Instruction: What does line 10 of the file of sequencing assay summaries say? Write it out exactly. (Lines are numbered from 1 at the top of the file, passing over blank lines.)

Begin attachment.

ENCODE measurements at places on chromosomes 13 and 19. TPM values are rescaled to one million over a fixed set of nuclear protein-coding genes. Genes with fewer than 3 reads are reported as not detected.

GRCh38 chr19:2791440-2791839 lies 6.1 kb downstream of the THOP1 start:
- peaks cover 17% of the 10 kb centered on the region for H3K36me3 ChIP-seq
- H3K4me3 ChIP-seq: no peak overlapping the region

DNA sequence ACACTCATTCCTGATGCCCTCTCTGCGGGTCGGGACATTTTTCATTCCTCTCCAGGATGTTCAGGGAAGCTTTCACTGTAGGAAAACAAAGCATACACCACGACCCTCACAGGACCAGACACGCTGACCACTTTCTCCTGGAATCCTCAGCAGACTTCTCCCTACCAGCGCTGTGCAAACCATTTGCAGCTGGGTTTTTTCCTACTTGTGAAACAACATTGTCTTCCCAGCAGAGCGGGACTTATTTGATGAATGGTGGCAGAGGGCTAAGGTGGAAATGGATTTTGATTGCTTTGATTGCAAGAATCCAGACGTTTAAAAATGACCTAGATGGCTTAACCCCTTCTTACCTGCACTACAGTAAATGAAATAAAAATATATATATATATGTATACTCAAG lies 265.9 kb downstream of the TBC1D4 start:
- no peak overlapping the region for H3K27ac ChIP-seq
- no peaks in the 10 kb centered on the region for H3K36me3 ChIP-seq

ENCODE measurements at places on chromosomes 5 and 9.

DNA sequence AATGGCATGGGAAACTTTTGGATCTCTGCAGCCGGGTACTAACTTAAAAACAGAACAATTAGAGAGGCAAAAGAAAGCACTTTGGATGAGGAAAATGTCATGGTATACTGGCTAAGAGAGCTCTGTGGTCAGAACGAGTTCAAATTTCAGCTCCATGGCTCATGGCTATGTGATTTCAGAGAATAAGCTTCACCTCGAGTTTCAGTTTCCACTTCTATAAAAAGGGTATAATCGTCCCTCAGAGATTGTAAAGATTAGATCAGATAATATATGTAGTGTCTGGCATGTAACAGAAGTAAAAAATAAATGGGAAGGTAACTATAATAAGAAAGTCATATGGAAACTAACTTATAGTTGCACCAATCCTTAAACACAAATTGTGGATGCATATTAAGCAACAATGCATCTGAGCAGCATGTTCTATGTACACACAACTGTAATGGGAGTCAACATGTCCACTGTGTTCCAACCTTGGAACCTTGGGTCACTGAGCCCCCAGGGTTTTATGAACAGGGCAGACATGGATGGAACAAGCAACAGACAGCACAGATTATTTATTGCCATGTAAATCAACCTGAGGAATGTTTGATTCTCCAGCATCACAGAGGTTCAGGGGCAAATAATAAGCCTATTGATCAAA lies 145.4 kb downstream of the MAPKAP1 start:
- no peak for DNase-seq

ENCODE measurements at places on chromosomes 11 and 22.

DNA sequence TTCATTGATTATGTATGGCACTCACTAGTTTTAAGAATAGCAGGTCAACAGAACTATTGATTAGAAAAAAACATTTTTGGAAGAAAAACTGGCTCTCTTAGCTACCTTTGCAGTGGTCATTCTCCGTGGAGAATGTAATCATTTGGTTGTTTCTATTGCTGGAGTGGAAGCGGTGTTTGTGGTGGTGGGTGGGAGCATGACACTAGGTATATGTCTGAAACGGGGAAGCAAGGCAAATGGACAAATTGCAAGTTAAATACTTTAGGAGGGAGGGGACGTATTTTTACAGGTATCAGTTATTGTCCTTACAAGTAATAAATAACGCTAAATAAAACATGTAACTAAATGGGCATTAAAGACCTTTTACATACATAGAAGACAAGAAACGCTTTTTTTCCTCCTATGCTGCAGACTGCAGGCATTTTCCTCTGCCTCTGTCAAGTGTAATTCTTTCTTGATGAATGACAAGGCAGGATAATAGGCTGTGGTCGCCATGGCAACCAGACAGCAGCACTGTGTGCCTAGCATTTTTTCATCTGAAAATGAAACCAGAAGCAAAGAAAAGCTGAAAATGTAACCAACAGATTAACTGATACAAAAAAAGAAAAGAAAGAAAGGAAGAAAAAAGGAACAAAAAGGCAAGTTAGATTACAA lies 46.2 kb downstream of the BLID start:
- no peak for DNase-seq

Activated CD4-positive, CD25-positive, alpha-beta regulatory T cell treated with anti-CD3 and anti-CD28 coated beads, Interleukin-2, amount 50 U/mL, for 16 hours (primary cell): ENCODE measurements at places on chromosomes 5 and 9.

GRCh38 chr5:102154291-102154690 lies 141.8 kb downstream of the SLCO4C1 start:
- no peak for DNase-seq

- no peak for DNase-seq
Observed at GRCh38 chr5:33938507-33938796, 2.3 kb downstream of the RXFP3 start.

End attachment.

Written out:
- no peak for DNase-seq